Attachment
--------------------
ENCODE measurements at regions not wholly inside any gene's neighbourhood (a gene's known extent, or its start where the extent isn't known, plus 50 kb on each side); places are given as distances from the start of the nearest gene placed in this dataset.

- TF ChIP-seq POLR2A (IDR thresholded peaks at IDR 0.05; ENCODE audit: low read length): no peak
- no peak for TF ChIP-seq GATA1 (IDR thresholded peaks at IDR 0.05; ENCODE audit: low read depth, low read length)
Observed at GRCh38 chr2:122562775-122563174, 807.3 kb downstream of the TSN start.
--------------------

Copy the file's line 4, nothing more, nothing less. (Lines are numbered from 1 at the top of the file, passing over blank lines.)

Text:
Observed at GRCh38 chr2:122562775-122563174, 807.3 kb downstream of the TSN start.